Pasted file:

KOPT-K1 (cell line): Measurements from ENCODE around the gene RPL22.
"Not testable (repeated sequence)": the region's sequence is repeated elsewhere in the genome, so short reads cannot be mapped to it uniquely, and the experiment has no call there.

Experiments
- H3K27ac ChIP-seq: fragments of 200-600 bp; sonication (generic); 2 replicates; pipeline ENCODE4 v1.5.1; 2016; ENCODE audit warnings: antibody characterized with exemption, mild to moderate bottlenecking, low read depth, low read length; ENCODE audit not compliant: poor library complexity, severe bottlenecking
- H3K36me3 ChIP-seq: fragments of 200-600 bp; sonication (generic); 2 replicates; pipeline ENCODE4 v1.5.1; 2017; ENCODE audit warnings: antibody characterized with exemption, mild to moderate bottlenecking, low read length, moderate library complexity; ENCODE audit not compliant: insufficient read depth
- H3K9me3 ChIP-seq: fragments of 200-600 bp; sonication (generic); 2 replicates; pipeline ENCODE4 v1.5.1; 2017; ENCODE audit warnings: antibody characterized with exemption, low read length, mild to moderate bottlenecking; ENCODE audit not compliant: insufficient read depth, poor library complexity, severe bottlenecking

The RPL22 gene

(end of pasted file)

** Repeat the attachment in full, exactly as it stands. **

KOPT-K1 (cell line): Measurements from ENCODE around the gene RPL22.
"Not testable (repeated sequence)": the region's sequence is repeated elsewhere in the genome, so short reads cannot be mapped to it uniquely, and the experiment has no call there.

Experiments
- H3K27ac ChIP-seq: fragments of 200-600 bp; sonication (generic); 2 replicates; pipeline ENCODE4 v1.5.1; 2016; ENCODE audit warnings: antibody characterized with exemption, mild to moderate bottlenecking, low read depth, low read length; ENCODE audit not compliant: poor library complexity, severe bottlenecking
- H3K36me3 ChIP-seq: fragments of 200-600 bp; sonication (generic); 2 replicates; pipeline ENCODE4 v1.5.1; 2017; ENCODE audit warnings: antibody characterized with exemption, mild to moderate bottlenecking, low read length, moderate library complexity; ENCODE audit not compliant: insufficient read depth
- H3K9me3 ChIP-seq: fragments of 200-600 bp; sonication (generic); 2 replicates; pipeline ENCODE4 v1.5.1; 2017; ENCODE audit warnings: antibody characterized with exemption, low read length, mild to moderate bottlenecking; ENCODE audit not compliant: insufficient read depth, poor library complexity, severe bottlenecking

The RPL22 gene